Are Rabbits Rodents? How are Rabbits Classified?

The Rodentia group to which rodents belong is the largest one among mammals, with over 1500 members out of the 4000 classified mammals.

Most people erroneously assume that rabbits also belong to the Rodentia group. Rodents and rabbits are both placental mammals with short breeding cycles. They both also give birth to multiple live young ones.

However, rabbits are not classified as rodents, rabbits were removed from this group in 1912 and classified as lagomorphs.

The change in classification followed a study by paleontologists in the early 20th century at the Smithsonian Institute. In this study, the experts set out to pick the differences between rabbits and rodents. Following their findings, James W. Gidley, in 1912, proposed a change of the classification of rabbits as rodents to lagomorphs.

Below are tidbits on what informed the change of classification for rabbits and all you should know when considering a lagomorph or rodent as a pet.

What is a Rodent?

Rodents are small gnawing mammals with a pair of constantly growing incisors. The most common rodents include squirrels, rats, pocket mice, porcupines, springhares, beavers, gerbils, and dormice.

They are present in most terrestrial habitats apart from in New Zealand, Antarctica and some oceanic islands. The following are some characteristics of rodents.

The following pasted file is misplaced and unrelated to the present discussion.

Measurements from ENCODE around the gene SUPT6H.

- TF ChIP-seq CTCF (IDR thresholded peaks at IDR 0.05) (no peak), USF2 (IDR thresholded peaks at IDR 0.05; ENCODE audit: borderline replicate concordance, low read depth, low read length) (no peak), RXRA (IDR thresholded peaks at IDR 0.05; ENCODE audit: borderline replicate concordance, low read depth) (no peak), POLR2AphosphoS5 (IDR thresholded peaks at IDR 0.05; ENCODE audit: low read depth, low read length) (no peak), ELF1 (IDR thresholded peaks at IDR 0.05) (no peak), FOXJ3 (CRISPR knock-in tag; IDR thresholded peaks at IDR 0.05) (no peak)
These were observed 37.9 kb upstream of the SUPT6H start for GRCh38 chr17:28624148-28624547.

Teeth: Rodents are so named because they gnaw or chew. Their teeth are thus unique to support these habits. Here are the aspects that set apart the dentition of rodents:

  • A single set of lower and upper incisors lined with orange to orange-yellow enamel. This color might be because of the minerals and iron that strengthen the teeth.
  • Varying numbers of molars and premolars with gaps between them. Rodents snip off plant matter then pass it to the back teeth through these gaps.
  • No canines.
  • The incisors continue growing and erupting since they are rootless.
  • The incisors only have enamel on their front edges. This enamel allows the continuous honing of the teeth against each other and results in their sharp chisel shapes.

Digestion: Rodents are omnivores that thrive on grains, seeds, insects, tubers and roots. They are opportunistic feeders that will eat anything from carcasses to fallen fruits. The cecum in some rodents absorbs fluids and salts that have been left behind after intestinal digestion. The combination of mucus with digested food also happens in the cecum.

Reproduction: Rodents have a baculum or penis bone to help stiffen the penis and allow mating for a prolonged period. The bone also helps rodents to achieve quick erections. This enables them to spend minimal time in vulnerable mating positions and protects them from predators. Female rats attain sexual maturity at five months and have gestation periods of 21 days.

Tails: Most rodents have long tails.

What is a Lagomorph?

Lagomorphs belong to the taxonomic order known as Lagormopha with two families, which includes Ochotonidae {pikas} and Leoparidae {rabbits and hares}. They, like other mammals, have hair and mammary glands. They are also warm-blooded. The following are some unique characteristic that set lagomorphs apart from other mammals:

Teeth: Dentition is among the primary aspects that set lagomorphs apart from other mammals. Here are some unique dental characteristics of animals in this order: